If you are considering a whistleblower lawsuit, you may be concerned by the prospect of taking on a large, multi-national conglomerate as an individual plaintiff. You may also be thinking that you might not have understood what you saw, or that your allegations will prove unfounded. In extreme cases, you may even be fearful of losing your job or facing threats by the alleged perpetrators of fraud (both of which are illegal).
As experienced practitioners of False Claims Act and whistleblower lawsuits, we are familiar with these concerns and will use our arsenal of experience, knowledge, and client-centric representation to put you at ease. One way to combat the defendant in a False Claims Act case is to anticipate their likely defenses against allegations of fraud, which often include the following:
#4: Problems with pleadings: In this defense, the defendant is not actually defending itself on the merits of the whistleblower’s allegations. Instead, it is attacking the whistleblower from a procedural standpoint, relying on the various tenets of the Federal Rules of Civil Procedure – namely, Rule 9(b). In this defense, the defendant may allege that the plaintiff has not set forth sufficient evidence of fraud to support a claim. And, in some jurisdictions, the court may allow the plaintiff to amend his complaint – or may dismiss the lawsuit altogether.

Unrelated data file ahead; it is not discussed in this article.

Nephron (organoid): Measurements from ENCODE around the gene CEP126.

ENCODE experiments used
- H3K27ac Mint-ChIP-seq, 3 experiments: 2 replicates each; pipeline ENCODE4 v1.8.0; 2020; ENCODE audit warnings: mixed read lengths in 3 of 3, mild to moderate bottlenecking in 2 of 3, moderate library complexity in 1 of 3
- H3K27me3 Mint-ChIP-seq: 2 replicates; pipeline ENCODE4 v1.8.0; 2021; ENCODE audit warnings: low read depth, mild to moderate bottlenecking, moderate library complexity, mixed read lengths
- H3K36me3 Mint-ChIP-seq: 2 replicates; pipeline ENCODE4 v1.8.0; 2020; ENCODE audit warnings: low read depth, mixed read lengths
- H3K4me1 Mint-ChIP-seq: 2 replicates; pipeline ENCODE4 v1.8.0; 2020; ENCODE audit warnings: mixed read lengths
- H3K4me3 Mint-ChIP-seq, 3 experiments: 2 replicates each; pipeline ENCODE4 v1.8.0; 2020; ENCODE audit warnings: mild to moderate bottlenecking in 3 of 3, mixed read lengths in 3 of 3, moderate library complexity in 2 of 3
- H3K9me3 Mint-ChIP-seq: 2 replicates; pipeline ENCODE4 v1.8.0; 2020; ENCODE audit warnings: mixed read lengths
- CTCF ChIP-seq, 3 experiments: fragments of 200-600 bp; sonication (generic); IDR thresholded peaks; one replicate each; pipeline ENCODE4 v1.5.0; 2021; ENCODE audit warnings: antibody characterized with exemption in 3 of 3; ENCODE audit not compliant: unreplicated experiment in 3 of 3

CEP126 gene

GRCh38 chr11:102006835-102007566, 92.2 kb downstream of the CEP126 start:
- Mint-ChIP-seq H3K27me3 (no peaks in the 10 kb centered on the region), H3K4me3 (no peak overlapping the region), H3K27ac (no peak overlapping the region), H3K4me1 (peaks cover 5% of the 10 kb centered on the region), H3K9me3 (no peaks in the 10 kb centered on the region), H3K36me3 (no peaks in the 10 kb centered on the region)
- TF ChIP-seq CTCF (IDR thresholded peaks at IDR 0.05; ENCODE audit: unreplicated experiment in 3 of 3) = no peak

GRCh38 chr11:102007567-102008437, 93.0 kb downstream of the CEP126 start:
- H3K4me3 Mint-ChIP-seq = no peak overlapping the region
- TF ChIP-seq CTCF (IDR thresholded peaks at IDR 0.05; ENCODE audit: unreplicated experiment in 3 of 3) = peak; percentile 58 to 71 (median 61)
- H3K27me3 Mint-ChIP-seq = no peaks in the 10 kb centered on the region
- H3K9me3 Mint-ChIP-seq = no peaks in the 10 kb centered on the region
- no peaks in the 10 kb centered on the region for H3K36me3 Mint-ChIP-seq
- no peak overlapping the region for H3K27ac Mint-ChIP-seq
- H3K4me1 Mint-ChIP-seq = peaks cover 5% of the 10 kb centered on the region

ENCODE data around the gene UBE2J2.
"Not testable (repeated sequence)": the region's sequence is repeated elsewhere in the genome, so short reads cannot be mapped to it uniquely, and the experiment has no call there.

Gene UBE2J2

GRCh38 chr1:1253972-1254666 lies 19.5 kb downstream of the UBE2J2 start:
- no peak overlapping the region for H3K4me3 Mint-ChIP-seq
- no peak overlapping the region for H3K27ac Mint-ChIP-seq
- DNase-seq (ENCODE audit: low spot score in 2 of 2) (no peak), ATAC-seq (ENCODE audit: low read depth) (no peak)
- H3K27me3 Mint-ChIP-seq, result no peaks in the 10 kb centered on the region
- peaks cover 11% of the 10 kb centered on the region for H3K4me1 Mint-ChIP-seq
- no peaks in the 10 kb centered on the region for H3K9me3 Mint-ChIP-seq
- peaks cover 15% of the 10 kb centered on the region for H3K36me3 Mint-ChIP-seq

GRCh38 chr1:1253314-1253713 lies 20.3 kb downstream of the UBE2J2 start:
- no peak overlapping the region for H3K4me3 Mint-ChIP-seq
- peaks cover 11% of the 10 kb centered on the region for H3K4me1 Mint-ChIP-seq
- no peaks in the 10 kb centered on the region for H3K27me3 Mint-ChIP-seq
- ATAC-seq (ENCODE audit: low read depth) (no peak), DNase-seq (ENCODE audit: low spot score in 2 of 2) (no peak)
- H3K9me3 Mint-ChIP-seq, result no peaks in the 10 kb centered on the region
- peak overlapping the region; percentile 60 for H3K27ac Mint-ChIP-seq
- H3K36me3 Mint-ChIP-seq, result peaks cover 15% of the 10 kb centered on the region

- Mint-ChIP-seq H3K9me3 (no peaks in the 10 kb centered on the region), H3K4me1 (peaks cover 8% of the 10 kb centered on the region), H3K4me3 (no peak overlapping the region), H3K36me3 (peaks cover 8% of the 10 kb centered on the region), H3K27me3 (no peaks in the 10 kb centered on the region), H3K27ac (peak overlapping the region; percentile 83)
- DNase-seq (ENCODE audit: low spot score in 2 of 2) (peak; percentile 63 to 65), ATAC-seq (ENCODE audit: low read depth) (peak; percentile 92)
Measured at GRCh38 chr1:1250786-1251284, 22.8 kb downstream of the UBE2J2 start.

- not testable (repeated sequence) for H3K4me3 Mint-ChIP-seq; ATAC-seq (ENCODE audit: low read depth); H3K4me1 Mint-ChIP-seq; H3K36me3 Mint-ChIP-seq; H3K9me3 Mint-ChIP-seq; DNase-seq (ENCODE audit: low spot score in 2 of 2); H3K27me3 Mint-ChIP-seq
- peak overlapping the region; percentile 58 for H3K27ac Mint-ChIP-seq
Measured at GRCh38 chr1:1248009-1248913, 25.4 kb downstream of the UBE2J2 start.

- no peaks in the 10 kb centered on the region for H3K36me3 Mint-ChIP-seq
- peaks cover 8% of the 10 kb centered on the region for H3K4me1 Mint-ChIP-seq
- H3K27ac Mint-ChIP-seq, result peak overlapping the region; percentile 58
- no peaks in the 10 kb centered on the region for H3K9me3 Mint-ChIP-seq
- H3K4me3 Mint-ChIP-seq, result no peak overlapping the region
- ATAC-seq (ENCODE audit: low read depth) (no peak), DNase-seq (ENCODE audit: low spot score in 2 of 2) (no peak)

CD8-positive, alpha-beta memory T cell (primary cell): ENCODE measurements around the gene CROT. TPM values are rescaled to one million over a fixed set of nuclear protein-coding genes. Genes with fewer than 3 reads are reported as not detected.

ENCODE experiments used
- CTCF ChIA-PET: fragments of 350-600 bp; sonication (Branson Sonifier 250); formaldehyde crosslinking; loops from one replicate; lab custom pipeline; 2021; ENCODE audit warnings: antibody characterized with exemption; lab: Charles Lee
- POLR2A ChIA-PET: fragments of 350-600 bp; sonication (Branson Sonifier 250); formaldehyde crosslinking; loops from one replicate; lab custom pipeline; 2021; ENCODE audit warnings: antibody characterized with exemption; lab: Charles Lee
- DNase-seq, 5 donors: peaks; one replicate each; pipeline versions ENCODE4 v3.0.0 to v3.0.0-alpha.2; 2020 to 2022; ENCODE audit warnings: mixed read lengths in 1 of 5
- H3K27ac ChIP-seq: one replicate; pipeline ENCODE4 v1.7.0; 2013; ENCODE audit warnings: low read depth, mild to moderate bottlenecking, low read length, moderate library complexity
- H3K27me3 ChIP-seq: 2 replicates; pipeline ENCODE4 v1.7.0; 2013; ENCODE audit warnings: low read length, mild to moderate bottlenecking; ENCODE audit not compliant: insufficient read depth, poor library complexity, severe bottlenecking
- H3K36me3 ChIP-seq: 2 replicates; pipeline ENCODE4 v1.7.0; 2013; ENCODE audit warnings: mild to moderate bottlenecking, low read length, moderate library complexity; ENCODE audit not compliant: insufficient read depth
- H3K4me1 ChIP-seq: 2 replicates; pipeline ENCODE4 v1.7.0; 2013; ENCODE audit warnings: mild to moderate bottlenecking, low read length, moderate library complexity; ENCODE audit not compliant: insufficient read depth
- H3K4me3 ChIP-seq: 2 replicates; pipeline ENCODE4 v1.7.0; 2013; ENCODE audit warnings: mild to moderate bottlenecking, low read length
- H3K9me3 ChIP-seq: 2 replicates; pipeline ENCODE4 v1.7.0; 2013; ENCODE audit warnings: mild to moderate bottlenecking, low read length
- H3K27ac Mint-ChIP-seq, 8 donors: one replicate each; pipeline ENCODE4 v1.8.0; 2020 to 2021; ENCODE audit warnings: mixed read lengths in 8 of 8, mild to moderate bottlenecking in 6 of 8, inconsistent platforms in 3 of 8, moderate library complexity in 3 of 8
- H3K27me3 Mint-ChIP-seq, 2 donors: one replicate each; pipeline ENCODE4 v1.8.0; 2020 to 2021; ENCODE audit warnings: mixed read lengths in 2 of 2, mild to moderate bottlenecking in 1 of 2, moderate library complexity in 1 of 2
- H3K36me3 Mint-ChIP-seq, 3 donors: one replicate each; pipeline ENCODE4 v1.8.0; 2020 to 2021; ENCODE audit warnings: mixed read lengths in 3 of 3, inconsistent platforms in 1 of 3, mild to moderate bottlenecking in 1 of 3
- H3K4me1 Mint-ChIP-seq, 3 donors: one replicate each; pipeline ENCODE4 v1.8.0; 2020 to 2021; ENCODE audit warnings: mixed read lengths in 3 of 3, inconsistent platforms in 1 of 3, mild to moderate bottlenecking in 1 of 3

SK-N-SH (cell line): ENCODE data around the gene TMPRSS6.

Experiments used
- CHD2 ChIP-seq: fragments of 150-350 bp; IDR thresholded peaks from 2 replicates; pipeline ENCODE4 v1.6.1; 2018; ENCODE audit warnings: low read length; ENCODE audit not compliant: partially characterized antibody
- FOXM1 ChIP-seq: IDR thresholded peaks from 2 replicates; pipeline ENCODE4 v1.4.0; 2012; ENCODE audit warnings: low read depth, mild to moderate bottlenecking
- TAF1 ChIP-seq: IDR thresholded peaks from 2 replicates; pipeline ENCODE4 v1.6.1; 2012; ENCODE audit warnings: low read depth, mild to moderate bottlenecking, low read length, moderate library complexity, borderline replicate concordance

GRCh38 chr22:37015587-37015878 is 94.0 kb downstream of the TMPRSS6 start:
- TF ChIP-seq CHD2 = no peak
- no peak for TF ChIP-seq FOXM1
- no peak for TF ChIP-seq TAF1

#3: Public information: The False Claims Act requires that a plaintiff’s allegations are based on information that is not considered public knowledge. Most often, this defense is raised if the facts of the plaintiff’s complaint were asserted in a prior lawsuit, or were revealed by the news media for some reason. However, a plaintiff can combat this defense by showing that the facts of his case are distinguishable from the facts disseminated publicly, and that he did not rely on those facts when preparing his own False Claims Act lawsuit.
#2: Statute of limitations: The statute of limitations on a False Claims Act lawsuit is just six years from the date the alleged fraud occurred – or, three years from the date material facts are known (or should have been discovered). If a plaintiff alleges fraud occurring beyond the six-year deadline, there is a strong likelihood the defendant will assert that the statute of limitations has passed and the claim is considered waived.
#1: Accident or negligence: The False Claims Act only addresses reckless or intentional acts of fraud against the government. In other words, accidents, oversights, or negligence are not considered actionable under the Act, and a defendant will often invoke this defense to avoid exposure to liability. In the healthcare field, for instance, defendants will often claim that the alleged fraud occurred as a result of a computer glitch or error in the accounting system and no intentional conduct actually took place. However, a plaintiff may be able to overcome this assertion by, as one example, pointing to written communication between the parties showing that the defendant was made aware of the problem and did not take steps to remedy the issue.
Contact Berger Montague today
If you are considering a whistleblower lawsuit and would like to discuss your information with a confidential whistleblower attorney, please do not hesitate to contact Berger Montague today.